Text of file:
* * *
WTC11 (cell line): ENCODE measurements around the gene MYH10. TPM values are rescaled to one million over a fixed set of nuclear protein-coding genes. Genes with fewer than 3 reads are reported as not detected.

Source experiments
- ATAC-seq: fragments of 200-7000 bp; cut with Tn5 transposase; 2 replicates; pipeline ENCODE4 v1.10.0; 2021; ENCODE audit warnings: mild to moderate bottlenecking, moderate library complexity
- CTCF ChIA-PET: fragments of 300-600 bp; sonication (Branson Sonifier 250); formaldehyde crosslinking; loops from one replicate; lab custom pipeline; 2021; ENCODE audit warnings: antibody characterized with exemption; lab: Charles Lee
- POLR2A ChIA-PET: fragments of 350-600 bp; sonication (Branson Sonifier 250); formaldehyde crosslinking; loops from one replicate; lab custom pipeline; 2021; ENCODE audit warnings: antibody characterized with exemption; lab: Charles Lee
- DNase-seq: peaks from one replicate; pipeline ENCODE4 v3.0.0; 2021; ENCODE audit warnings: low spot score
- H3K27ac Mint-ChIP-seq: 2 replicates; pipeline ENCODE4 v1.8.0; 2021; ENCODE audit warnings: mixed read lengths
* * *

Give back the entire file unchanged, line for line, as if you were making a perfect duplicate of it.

WTC11 (cell line): ENCODE measurements around the gene MYH10. TPM values are rescaled to one million over a fixed set of nuclear protein-coding genes. Genes with fewer than 3 reads are reported as not detected.

Source experiments
- ATAC-seq: fragments of 200-7000 bp; cut with Tn5 transposase; 2 replicates; pipeline ENCODE4 v1.10.0; 2021; ENCODE audit warnings: mild to moderate bottlenecking, moderate library complexity
- CTCF ChIA-PET: fragments of 300-600 bp; sonication (Branson Sonifier 250); formaldehyde crosslinking; loops from one replicate; lab custom pipeline; 2021; ENCODE audit warnings: antibody characterized with exemption; lab: Charles Lee
- POLR2A ChIA-PET: fragments of 350-600 bp; sonication (Branson Sonifier 250); formaldehyde crosslinking; loops from one replicate; lab custom pipeline; 2021; ENCODE audit warnings: antibody characterized with exemption; lab: Charles Lee
- DNase-seq: peaks from one replicate; pipeline ENCODE4 v3.0.0; 2021; ENCODE audit warnings: low spot score
- H3K27ac Mint-ChIP-seq: 2 replicates; pipeline ENCODE4 v1.8.0; 2021; ENCODE audit warnings: mixed read lengths